Yesterday evening I received a few lines from you dated from Heglecht. I am extremely happy the accident was so trifling, and hope your Servant was successful in his search— I wrote you the day after you left us, but I fear you will not receive my letter at Reval. Since your departure there has arrived a large number of dispatches among which was one brought by Mr Lewis’s brother who came in...
Your kind letter arrived just in time to cheer us. Charles and I were both quite sick, but are now thank God much better, though Dr. Galloway has order’d me to keep him at home for some days, the weather being uncommonly cold, and the Bridge not likely to be put up for some days. We have nothing new. there is some talk of the Emperor’s return, some say immediately, others not untill August....
We had concluded from appearances here that you would be detained some days at Revel, but I did not imagine that your stay would have been so much prolong’d. I last night had the pleasure of recieving your number 3, and at the same time the mortification of discovering that number 2 was missing this of course causes me some uneasiness as I believe few of your correspondents would be willing to...
Owing to the unfortunate detention of your last letter (that is to say No 2) I lost the opportunity of writing to you at Revel and I fear you charged me with at least unkindness. the letter which I wrote you two days after your departures appears to have been mislaid as you have made no mention of it and I addressed the others to Gottenburg and Stockolm where I hope you will find at least one...
As the tops of the Houses here are cover’d with Snow and the winds continue to be contrary I venture to write you a few lines, my best friend, in answer 2 No 4, which I recieved this morning. the extreme irregularity of the Posts, has prevented my addressing my letters to Reval, and I have already forwarded three or four to Stockolm, and Gottenburg, which you will find on your arrival.—I am...
Having recieved no letter from you since No: 4 my best friend, I flatter myself you left Reval soon after writing it and that you are at this time at Gottenburg almost every one to whom I have spoken about the detention of your letters assure me that they are read at the Post Office, and that this is the real cause of their delay. you appear to have had some suspicion of this yourself, from...
Not having heard from you by the last Mail on which I calculated we are all very much disappointed at it and very impatient to hear of your safe arrival at Stockolm— I am in the midst of confusion on account of Chareles who is order’d out immediately by Dr. Galloway and to be put on a milk and Vegetable Diet I fear this will displease you on account of the expense but as the Dr. thought it...
Yesterday my best friend I had the heartfelt satisfaction of hearing of your safe arrival at Stockolm, for which I began to be very anxious. thank God that you have so happily escaped all the perils and dangers which threaten’d you, and that you are no longer exposed to them. you cannot concieve the joyful agitation into which your letter threw Charles, he was perfectly wild with impatience,...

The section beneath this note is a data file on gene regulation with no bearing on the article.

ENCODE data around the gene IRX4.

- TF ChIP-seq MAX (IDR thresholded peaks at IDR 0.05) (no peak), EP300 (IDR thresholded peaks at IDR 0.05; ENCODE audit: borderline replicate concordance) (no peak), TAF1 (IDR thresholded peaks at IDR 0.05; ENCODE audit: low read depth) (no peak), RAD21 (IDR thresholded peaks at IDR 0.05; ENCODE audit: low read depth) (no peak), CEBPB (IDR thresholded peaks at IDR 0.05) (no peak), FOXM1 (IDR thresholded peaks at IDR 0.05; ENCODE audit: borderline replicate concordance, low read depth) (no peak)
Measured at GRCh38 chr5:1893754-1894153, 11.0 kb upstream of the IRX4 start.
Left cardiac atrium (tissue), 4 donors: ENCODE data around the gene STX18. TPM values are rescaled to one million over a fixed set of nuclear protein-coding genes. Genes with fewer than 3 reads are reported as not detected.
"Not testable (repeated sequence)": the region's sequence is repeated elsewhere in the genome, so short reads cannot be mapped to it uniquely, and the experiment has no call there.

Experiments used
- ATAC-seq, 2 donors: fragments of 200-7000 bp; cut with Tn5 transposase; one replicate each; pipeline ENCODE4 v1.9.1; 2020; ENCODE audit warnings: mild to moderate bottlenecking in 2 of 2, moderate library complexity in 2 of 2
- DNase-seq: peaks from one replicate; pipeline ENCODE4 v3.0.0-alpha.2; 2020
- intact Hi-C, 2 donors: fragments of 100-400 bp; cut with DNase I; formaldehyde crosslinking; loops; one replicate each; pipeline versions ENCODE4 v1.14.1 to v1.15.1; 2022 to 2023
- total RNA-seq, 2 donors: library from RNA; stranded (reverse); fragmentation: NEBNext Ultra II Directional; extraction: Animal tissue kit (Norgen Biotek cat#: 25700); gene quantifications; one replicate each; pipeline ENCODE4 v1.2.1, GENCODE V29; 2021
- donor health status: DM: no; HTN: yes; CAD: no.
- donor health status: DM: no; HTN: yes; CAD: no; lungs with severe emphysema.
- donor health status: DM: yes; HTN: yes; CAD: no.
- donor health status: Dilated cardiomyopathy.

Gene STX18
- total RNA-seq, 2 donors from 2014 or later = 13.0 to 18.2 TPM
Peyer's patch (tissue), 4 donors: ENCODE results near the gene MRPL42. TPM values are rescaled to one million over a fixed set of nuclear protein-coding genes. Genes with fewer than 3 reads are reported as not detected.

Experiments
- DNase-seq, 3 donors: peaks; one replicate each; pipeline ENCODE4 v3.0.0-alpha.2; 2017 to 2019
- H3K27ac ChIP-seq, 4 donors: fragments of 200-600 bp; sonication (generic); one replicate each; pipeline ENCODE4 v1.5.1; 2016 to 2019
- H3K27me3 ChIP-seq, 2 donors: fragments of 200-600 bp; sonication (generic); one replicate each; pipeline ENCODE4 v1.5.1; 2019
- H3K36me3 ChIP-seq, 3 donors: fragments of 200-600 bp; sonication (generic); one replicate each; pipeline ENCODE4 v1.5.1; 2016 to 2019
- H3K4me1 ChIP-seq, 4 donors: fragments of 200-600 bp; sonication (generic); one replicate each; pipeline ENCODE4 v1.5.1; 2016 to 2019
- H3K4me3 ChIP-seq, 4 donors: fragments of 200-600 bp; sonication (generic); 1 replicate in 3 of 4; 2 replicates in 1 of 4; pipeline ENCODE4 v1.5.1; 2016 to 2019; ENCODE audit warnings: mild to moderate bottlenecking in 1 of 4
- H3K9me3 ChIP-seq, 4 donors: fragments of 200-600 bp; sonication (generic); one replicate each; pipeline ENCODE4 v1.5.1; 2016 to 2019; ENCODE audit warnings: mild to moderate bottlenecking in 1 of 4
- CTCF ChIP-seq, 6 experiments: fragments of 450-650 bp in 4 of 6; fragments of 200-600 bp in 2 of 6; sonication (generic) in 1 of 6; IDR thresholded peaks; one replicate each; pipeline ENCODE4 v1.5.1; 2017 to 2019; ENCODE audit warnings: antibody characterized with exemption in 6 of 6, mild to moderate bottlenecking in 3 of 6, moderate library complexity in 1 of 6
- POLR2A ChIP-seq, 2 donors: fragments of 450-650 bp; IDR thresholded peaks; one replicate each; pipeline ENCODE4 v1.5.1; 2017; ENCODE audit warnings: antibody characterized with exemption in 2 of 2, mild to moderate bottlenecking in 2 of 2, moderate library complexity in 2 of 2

All the anxieties which you express in your very affectionate letter No 7 which has just been brought me are I trust by this time removed, and you have probably recieved all the letters which were directed to Gottenburg and which I believe duly acknowledge the reception of yours and I have now the satisfaction to inform you that the two last have arrived unopened. We are all much astonished at...
How shall I express my thanks my best beloved friend for you very kind attention. No 8 was put into my hand on my arrival in Town where I went to carry Charles to School he wrote you a long letter yesterday which I shall enclose in this and was very desirous of completing it without mistakes but it was more than he could perform and he was considerably mortified at not having accomplished the...
Without knowing where to address you I cannot refrain from writing to you to inform you of our health, and our great anxiety to hear from you two posts having arrived without bringing us a line. I was uneasy at first lest you should have been prevented from writing by indisposition, or accident on the road, but on reflection your silence may have been caused by finding a number of letters at...
In the first place I will inform you, as I know how very particular you are, that I have received No 9 and 10 with its enclosures, the last of which I have sent to your old friend the good Revd: Pere, by Mr Smith ten minutes after its reception this morning at 10 oclock. In the next place you will observe that I have number’d my letter and that you are indebted to me two numbers. my first was...